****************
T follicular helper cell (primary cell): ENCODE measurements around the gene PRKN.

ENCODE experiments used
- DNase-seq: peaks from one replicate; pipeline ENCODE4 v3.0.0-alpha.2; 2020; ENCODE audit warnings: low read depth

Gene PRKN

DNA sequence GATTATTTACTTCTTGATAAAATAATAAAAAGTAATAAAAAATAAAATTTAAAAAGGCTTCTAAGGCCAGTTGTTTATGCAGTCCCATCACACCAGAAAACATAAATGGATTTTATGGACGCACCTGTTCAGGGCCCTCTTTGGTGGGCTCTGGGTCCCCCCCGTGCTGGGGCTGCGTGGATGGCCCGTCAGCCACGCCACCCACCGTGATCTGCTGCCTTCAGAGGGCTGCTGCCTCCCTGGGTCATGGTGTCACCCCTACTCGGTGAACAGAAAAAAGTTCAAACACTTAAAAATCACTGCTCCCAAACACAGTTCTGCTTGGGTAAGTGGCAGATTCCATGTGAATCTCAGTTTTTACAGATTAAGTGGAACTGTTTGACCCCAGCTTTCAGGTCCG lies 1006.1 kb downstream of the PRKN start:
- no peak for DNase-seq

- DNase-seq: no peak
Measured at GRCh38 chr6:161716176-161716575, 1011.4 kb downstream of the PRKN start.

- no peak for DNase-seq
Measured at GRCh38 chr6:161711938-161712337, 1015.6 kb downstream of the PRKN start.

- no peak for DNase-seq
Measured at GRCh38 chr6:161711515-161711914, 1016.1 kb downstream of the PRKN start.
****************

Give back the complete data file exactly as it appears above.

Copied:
T follicular helper cell (primary cell): ENCODE measurements around the gene PRKN.

ENCODE experiments used
- DNase-seq: peaks from one replicate; pipeline ENCODE4 v3.0.0-alpha.2; 2020; ENCODE audit warnings: low read depth

Gene PRKN

DNA sequence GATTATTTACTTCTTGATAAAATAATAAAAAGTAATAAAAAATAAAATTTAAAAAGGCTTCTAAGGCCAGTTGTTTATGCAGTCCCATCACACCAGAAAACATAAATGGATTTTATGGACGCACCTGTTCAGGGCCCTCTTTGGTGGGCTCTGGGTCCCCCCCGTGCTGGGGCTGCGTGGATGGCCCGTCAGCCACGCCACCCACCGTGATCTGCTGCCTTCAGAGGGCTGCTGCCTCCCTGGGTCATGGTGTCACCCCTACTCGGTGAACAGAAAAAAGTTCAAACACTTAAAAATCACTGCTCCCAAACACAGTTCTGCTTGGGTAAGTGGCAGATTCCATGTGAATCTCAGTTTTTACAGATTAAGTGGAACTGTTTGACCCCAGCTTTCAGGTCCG lies 1006.1 kb downstream of the PRKN start:
- no peak for DNase-seq

- DNase-seq: no peak
Measured at GRCh38 chr6:161716176-161716575, 1011.4 kb downstream of the PRKN start.

- no peak for DNase-seq
Measured at GRCh38 chr6:161711938-161712337, 1015.6 kb downstream of the PRKN start.

- no peak for DNase-seq
Measured at GRCh38 chr6:161711515-161711914, 1016.1 kb downstream of the PRKN start.